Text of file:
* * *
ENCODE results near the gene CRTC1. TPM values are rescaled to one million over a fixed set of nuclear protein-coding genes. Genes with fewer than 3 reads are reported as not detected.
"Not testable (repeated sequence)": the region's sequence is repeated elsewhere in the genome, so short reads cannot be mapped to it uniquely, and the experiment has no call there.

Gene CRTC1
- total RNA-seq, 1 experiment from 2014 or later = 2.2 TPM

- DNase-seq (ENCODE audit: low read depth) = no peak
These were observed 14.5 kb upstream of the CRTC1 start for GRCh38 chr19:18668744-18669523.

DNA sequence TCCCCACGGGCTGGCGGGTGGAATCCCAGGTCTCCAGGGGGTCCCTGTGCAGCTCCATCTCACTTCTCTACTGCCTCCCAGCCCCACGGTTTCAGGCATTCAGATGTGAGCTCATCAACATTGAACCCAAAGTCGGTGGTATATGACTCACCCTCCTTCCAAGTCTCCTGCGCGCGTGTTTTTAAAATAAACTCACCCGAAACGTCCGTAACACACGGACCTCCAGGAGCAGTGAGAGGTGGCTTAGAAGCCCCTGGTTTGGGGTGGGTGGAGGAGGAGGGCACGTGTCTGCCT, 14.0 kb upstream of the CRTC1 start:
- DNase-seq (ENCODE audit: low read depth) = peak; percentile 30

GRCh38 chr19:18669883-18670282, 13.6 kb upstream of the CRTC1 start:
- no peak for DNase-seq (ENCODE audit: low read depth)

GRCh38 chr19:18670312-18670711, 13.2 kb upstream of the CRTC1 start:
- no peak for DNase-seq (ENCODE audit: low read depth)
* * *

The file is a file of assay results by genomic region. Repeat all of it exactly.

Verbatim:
ENCODE results near the gene CRTC1. TPM values are rescaled to one million over a fixed set of nuclear protein-coding genes. Genes with fewer than 3 reads are reported as not detected.
"Not testable (repeated sequence)": the region's sequence is repeated elsewhere in the genome, so short reads cannot be mapped to it uniquely, and the experiment has no call there.

Gene CRTC1
- total RNA-seq, 1 experiment from 2014 or later = 2.2 TPM

- DNase-seq (ENCODE audit: low read depth) = no peak
These were observed 14.5 kb upstream of the CRTC1 start for GRCh38 chr19:18668744-18669523.

DNA sequence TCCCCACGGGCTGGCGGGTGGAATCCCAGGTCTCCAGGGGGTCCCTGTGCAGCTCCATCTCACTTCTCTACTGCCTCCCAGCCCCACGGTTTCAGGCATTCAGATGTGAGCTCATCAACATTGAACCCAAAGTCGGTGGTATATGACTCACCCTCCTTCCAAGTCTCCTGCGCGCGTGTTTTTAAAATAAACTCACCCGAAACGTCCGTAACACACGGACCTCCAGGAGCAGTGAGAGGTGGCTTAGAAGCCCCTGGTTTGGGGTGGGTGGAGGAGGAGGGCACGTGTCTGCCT, 14.0 kb upstream of the CRTC1 start:
- DNase-seq (ENCODE audit: low read depth) = peak; percentile 30

GRCh38 chr19:18669883-18670282, 13.6 kb upstream of the CRTC1 start:
- no peak for DNase-seq (ENCODE audit: low read depth)

GRCh38 chr19:18670312-18670711, 13.2 kb upstream of the CRTC1 start:
- no peak for DNase-seq (ENCODE audit: low read depth)